Block on Trump's Asylum Ban Upheld by Supreme Court
Have you ever said something rude about someone and wished it hadn’t been overheard? That is what happened to Jared Leto, actor and lead for the band Thirty Seconds to Mars.
The musician was caught on video listening to and critiquing Taylor Swift songs while in his home studio seeking inspiration last year. He liked some of what Swift did but ultimately dismissed her music with an expletive, a moment he later regretted when he learned it was recorded.
The Leto video, which is really not terrible -- he does express appreciation for some of what Taylor Swift does musically -- has caused a lot of trouble. Leto on video dissing Swift was sold to TMZ and the celebrity news site published the clip, which remains online. But the seller also sold to Leto.
Leto took back what he said about Swift on social media reportedly, then turned around and sued TMZ and Warner Brothers, its parent company, alleging that the TMZ published a sensational video after being warned that it was stolen, in violation of copyright. The claim seems somewhat strange because it means Leto is claiming to own the video he didn’t know was being shot. But he did come to an agreement about it after and that’s the basis for his argument.
TMZ is not buying it. The celebrity news site sued its source in January, Naeem Munaf, the guy who filmed the video and then made a deal with Leto. He reportedly urged TMZ not to publish the clip.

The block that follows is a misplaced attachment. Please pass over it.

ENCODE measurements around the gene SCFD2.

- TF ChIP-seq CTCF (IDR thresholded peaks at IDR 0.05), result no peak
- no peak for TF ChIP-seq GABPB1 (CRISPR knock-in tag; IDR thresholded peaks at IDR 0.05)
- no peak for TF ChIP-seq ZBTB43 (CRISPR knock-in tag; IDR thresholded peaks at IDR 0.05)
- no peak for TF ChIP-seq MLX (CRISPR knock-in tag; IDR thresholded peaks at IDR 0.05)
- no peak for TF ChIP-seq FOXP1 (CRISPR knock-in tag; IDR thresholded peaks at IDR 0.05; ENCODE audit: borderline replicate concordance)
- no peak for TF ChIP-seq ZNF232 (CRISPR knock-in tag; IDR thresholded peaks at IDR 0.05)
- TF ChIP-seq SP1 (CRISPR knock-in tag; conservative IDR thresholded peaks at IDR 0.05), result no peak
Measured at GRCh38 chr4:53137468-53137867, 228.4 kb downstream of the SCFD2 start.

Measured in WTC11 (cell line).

Yesterday the media company responded to the Leto lawsuit with a motion for summary judgment. It is saying Munaf was not an employee of Leto’s so the video wasn’t a work for hire and the copyright belonged to Munaf when he offered it. The Hollywood Reporter’s account sounds slightly outraged by this argument but it seems on par with Leto’s retroactive agreement with Munaf that the work was made for hire.
TMZ writes, “"Mr. Munaf already had assigned — on December 4, 2015 — ownership of the Taylor Swift Excerpt to TMZ," states the defendant. "The assignment to TMZ trumps any later attempt by Mr. Munaf to assign ownership to [Leto]. At a minimum, Mr. Munaf’s agreement with TMZ and his sending the Taylor Swift Excerpt to TMZ for its use creates an irrevocable implied license from Mr. Munaf to TMZ."
Meanwhile, Leto’s legal team also filed a motion for summary judgment, which means both sides at least see eye to eye on one thing. They each want the court to decide that the facts aren't in dispute and that it can come to a resolution on the basis of the filings. That seems unlikely.
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